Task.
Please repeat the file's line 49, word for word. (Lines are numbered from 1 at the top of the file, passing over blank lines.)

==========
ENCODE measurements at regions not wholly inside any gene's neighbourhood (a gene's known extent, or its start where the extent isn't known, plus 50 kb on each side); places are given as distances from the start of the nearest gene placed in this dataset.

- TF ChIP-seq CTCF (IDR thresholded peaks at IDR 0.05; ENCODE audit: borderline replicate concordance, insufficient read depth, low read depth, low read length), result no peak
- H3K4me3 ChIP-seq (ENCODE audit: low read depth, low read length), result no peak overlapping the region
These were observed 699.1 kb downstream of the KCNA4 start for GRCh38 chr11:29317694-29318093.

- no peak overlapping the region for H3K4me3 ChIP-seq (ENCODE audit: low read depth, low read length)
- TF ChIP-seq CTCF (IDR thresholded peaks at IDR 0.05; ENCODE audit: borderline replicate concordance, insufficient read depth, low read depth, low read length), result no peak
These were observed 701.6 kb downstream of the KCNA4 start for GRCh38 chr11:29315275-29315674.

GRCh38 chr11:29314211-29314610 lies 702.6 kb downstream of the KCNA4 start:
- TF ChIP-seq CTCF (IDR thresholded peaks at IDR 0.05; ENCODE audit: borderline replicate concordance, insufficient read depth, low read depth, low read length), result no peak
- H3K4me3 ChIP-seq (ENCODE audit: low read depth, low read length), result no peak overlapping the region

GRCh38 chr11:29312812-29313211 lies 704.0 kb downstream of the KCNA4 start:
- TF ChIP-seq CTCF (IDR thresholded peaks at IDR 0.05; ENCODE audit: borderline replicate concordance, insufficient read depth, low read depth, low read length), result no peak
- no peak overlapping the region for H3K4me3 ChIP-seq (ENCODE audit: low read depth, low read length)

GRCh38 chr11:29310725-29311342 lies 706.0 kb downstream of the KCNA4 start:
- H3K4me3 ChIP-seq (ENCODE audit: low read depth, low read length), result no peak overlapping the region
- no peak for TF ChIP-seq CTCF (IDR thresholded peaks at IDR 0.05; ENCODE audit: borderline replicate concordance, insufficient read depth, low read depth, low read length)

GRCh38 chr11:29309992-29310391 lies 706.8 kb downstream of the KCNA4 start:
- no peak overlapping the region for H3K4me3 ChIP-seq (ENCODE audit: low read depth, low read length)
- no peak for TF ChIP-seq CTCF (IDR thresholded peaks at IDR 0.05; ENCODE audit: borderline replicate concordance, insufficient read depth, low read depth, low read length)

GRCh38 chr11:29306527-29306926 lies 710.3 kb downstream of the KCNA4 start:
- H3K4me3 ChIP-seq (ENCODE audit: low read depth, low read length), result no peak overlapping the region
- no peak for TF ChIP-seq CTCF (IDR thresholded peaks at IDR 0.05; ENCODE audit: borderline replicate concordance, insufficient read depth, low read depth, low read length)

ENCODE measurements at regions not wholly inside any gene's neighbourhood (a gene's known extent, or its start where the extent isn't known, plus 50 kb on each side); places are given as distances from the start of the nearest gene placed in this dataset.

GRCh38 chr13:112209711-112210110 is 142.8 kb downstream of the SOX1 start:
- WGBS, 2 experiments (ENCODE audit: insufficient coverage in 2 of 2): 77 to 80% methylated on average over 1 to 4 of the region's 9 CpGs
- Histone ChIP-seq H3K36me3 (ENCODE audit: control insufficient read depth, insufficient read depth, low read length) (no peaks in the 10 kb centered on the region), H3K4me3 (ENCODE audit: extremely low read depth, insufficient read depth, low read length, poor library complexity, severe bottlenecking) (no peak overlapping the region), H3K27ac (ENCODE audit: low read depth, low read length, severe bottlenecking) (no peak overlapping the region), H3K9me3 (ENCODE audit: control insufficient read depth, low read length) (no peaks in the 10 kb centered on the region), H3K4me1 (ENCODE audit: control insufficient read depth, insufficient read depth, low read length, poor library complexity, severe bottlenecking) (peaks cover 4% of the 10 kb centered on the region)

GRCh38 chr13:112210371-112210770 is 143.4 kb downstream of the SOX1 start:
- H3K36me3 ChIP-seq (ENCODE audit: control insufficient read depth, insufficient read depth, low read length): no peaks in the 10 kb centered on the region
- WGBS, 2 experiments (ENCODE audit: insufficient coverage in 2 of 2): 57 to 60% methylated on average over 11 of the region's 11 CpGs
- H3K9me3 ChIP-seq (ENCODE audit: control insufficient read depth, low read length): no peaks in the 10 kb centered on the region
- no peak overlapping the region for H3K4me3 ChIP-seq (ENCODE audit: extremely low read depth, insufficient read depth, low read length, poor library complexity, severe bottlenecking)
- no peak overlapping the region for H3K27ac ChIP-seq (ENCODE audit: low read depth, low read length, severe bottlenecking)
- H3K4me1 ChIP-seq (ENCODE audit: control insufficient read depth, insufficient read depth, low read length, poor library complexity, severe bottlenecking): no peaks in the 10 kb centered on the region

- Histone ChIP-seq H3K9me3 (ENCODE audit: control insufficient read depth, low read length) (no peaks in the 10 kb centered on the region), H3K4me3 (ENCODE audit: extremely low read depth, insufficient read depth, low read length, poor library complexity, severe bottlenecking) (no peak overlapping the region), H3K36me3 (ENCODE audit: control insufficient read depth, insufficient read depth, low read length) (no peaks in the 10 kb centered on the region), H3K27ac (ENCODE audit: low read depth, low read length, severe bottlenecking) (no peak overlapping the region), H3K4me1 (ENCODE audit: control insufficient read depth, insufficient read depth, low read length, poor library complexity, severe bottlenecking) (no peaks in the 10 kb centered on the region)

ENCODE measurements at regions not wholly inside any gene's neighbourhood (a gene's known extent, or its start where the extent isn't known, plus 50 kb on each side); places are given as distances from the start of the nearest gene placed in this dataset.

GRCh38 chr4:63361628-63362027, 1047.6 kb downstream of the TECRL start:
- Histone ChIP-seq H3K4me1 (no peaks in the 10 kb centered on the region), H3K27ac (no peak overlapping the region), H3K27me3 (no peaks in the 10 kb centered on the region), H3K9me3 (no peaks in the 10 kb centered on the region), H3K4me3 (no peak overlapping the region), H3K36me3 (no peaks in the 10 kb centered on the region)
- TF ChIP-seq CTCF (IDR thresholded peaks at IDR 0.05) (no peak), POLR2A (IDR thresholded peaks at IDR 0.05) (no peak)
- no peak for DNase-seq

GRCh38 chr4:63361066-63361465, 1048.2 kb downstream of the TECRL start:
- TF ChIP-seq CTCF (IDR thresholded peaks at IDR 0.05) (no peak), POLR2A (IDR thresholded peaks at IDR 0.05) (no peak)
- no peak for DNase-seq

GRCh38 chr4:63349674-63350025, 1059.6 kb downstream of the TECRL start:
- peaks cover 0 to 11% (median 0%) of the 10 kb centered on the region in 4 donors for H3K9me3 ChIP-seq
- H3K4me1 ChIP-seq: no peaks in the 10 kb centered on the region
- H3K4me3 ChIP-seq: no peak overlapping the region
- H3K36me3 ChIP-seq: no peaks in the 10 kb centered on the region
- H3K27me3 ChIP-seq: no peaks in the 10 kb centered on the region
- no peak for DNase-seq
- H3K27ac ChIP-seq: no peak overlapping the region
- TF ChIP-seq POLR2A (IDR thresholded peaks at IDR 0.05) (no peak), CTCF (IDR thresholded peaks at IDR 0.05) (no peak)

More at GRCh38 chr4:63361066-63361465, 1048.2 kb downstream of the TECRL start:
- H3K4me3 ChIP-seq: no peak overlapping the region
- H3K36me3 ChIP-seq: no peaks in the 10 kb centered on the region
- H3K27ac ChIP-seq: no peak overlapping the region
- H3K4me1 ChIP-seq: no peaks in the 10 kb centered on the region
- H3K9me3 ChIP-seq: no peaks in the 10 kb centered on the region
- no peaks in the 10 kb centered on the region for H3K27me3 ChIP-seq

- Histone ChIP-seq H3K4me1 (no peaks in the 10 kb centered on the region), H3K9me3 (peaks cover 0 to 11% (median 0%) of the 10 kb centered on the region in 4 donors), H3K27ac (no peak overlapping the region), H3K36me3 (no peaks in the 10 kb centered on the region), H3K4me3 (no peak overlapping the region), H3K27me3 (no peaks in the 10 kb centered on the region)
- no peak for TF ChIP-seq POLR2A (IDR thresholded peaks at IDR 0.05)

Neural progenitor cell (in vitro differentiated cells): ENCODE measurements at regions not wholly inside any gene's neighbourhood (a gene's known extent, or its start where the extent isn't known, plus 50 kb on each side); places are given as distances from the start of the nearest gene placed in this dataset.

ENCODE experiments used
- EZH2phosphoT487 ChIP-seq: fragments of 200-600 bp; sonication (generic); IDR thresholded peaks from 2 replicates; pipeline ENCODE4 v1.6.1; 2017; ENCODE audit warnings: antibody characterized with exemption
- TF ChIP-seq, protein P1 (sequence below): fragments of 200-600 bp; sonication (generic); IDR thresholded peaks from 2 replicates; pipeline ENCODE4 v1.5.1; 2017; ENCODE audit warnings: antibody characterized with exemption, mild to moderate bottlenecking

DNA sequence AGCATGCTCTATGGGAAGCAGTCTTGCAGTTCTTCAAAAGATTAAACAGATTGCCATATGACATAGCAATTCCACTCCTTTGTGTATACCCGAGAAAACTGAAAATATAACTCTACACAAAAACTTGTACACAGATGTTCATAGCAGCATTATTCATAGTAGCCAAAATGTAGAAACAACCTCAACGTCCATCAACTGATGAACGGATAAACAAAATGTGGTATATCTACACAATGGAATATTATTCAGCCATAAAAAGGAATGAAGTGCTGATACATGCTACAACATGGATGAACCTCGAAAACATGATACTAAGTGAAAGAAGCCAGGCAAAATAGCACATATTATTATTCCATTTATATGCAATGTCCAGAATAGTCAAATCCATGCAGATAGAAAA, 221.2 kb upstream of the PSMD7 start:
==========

- no peak for DNase-seq